The city has had water woes for years, and its system nearly collapsed in late August after heavy rainfall flooded the Pearl River and exacerbated problems at the main water treatment plant. Most of Jackson lost running water for several days, and people had to wait in lines for water to drink, cook, bathe and flush toilets.

Since late July, people in the city had been advised to boil water before consuming it because health officials had found cloudy water that could cause illness. That advisory remained in place until mid-September.

In a federal complaint Sept. 27, the NAACP said Mississippi officials “all but assured” a drinking water calamity by depriving Jackson of badly needed funds to upgrade its infrastructure.

The EPA announced Oct. 20 that it was investigating whether Mississippi state agencies discriminated against the state’s majority-Black capital city by refusing to fund improvements to the water system. EPA Administrator Michael Regan has been to Jackson multiple times for meetings about the water.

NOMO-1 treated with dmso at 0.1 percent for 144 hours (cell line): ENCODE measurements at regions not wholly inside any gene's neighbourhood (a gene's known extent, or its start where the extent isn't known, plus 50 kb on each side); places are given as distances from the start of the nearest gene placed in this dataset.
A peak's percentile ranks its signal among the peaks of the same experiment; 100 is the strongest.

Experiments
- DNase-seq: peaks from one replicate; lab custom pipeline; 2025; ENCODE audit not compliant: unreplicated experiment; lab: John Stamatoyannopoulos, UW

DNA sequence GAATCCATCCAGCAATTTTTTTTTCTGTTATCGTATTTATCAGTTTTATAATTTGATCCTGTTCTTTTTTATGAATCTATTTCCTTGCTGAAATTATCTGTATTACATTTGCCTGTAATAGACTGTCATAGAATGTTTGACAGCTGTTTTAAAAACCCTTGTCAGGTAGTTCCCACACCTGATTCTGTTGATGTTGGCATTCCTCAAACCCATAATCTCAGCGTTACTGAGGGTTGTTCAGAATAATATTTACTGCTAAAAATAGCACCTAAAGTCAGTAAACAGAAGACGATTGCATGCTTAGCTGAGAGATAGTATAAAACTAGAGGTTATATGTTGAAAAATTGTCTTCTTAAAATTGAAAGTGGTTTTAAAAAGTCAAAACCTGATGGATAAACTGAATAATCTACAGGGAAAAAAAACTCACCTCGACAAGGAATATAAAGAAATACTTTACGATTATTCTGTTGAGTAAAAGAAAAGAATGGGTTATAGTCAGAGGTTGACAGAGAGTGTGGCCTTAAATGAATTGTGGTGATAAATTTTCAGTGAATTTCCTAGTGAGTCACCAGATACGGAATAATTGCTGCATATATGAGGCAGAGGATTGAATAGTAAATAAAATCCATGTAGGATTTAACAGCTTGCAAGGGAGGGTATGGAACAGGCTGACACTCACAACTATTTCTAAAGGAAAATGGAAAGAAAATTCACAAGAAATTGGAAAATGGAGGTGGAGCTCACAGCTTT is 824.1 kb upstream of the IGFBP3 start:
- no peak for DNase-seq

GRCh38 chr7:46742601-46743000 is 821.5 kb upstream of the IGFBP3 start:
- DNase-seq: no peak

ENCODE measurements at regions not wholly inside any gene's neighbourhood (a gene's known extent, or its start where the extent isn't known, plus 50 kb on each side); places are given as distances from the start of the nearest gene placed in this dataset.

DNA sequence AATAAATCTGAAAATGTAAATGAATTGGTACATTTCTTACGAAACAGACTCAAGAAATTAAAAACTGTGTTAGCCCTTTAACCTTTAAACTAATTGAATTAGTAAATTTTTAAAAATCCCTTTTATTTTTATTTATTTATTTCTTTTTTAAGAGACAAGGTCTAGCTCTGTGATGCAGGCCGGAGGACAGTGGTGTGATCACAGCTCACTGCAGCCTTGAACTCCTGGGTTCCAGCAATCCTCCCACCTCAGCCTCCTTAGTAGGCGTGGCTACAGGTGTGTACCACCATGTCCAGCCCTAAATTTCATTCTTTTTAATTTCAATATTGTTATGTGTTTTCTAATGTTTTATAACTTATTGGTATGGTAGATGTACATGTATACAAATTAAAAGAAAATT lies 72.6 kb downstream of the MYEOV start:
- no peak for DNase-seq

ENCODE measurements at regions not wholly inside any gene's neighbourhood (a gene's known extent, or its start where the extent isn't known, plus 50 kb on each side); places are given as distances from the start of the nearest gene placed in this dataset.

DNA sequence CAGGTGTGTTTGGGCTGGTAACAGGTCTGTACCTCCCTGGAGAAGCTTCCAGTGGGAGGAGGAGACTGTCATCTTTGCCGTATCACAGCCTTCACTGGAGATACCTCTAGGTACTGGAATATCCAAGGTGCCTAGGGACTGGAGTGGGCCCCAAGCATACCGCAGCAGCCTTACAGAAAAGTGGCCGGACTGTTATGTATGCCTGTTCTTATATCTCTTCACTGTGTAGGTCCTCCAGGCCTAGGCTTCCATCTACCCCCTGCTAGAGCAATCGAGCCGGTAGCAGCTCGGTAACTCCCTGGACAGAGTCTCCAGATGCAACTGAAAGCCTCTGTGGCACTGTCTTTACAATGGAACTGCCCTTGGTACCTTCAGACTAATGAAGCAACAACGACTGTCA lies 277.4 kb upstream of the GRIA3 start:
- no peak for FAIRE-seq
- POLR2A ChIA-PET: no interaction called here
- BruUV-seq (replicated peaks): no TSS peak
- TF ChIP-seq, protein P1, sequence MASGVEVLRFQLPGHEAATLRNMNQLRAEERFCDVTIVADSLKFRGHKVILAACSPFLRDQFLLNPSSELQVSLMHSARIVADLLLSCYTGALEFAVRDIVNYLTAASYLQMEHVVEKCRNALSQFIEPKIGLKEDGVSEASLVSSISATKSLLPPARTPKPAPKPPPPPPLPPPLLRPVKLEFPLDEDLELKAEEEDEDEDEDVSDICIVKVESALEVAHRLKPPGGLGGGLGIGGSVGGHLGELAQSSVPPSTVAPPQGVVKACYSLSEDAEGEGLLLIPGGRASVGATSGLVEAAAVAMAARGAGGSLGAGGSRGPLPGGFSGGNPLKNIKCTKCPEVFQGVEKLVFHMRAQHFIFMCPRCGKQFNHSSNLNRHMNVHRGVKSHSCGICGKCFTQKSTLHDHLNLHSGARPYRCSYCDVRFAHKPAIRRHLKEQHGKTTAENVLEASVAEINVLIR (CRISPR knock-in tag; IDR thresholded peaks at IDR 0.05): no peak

In early November, state officials announced that Jackson would receive $35.6 million for water system improvements — money that came from the federal government through the American Rescue Plan Act. The city was required to make a dollar-for-dollar match from its share of the rescue plan funding, bringing that total to more than $71 million.

In late November, the U.S. Justice Department made a rare intervention by filing a proposal to appoint a third-party manager for the Jackson system. That was meant to be an interim step while the federal government, the city and the Mississippi State Department of Health try to negotiate a court-enforced consent decree, the department said. The goal is to achieve long-term sustainability of the system and the city’s compliance with the Safe Drinking Water Act and other laws.